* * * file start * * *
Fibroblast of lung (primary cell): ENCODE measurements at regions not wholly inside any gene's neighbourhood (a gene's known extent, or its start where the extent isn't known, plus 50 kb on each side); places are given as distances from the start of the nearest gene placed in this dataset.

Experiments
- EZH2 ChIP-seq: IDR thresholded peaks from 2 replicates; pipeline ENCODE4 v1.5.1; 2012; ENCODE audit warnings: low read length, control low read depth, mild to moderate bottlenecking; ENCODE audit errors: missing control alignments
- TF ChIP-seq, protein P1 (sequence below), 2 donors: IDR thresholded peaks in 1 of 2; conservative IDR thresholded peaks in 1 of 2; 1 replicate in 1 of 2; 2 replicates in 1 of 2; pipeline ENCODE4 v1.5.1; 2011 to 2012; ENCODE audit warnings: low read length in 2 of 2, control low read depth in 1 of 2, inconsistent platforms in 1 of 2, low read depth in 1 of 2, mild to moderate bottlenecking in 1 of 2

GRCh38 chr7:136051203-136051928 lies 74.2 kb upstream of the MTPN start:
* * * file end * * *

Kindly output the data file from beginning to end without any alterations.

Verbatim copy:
Fibroblast of lung (primary cell): ENCODE measurements at regions not wholly inside any gene's neighbourhood (a gene's known extent, or its start where the extent isn't known, plus 50 kb on each side); places are given as distances from the start of the nearest gene placed in this dataset.

Experiments
- EZH2 ChIP-seq: IDR thresholded peaks from 2 replicates; pipeline ENCODE4 v1.5.1; 2012; ENCODE audit warnings: low read length, control low read depth, mild to moderate bottlenecking; ENCODE audit errors: missing control alignments
- TF ChIP-seq, protein P1 (sequence below), 2 donors: IDR thresholded peaks in 1 of 2; conservative IDR thresholded peaks in 1 of 2; 1 replicate in 1 of 2; 2 replicates in 1 of 2; pipeline ENCODE4 v1.5.1; 2011 to 2012; ENCODE audit warnings: low read length in 2 of 2, control low read depth in 1 of 2, inconsistent platforms in 1 of 2, low read depth in 1 of 2, mild to moderate bottlenecking in 1 of 2

GRCh38 chr7:136051203-136051928 lies 74.2 kb upstream of the MTPN start: